Oversupply not like the 1990s

Written on the 17 April 2009

 

JONES Lang LaSalle is predicting the Brisbane commercial property market will not face the extent of oversupply experienced in the early 1990s.
Research director Leigh Warner told a client briefing breakfast that CBD vacancy rates will rise rapidly to 10 per cent over 2009, but will stabilise and strengthen by 2011 as employment growth recovers.
“By the time the recession hit in 1990 the Brisbane office market had grown by 38 per cent over the preceding four years, vacancy had already reached above 8.5 per cent, and the buildings under construction were the ‘speculative froth’ at the height of a building boom,” says Warner.
“The current economic slowdown has hit at a time when vacancy remains very low after an extended period of under-supply and, while 2009 will see a record 221,400sqm of stock added to the market, it is around three-quarters committed and far from speculative froth,” he says.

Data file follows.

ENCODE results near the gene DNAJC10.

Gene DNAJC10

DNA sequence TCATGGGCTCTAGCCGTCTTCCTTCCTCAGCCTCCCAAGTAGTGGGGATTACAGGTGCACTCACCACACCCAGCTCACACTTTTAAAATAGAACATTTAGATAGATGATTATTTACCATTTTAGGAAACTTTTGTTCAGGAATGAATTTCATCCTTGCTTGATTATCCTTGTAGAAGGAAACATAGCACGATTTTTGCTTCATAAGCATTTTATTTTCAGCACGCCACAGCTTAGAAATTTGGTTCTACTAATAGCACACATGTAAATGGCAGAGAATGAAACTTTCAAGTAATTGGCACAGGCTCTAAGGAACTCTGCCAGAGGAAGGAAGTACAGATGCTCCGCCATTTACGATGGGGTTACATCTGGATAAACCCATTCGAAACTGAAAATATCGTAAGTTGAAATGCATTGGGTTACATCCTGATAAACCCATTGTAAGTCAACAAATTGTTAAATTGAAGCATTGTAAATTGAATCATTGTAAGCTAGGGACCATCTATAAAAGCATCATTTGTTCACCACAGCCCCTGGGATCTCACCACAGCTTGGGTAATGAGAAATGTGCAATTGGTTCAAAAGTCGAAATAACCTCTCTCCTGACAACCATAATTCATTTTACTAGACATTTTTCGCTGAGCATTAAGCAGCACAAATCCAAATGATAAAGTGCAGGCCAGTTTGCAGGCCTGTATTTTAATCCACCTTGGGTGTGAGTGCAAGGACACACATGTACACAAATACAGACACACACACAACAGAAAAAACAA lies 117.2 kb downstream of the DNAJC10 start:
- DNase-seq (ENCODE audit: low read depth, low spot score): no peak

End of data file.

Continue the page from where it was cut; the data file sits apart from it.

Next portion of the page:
“It’s not hard to see that this cycle is quite different to the last cycle for Queensland’s economic growth.”
Warner points to the office sector as being the most at risk due to ‘lumpy’ construction, but it will be better off with public sector jobs more secure under the Bligh Government.
“Love her or hate her, Anna Bligh’s win is probably a good thing for the office market. I mean, the LNP probably would have cut the public service significantly, and it’s been a big source of demand for the office market here in Brisbane.”
But the worst is still to come for the industrial property market.
“A lot of companies have been running up inventories quite a bit, and they’ll come to the stage when they’ll run down those inventories and then they’ll get rid of surplus space.”
“But efficiency and value for money will eventually attract occupiers back.”
CBD office effective rents are expected to fall a further 25 per cent by the end of 2010 but even at this trough they will be 13 per cent higher than the start of 2007.
He believes Brisbane is better placed than Sydney or Melbourne because of a number of factors including less exposure to the finance and insurance industry ‘at the heart of the downturn’, and the property market here still holds a strong value prospect.
Population growth will also be a strong support base in the short and long term.

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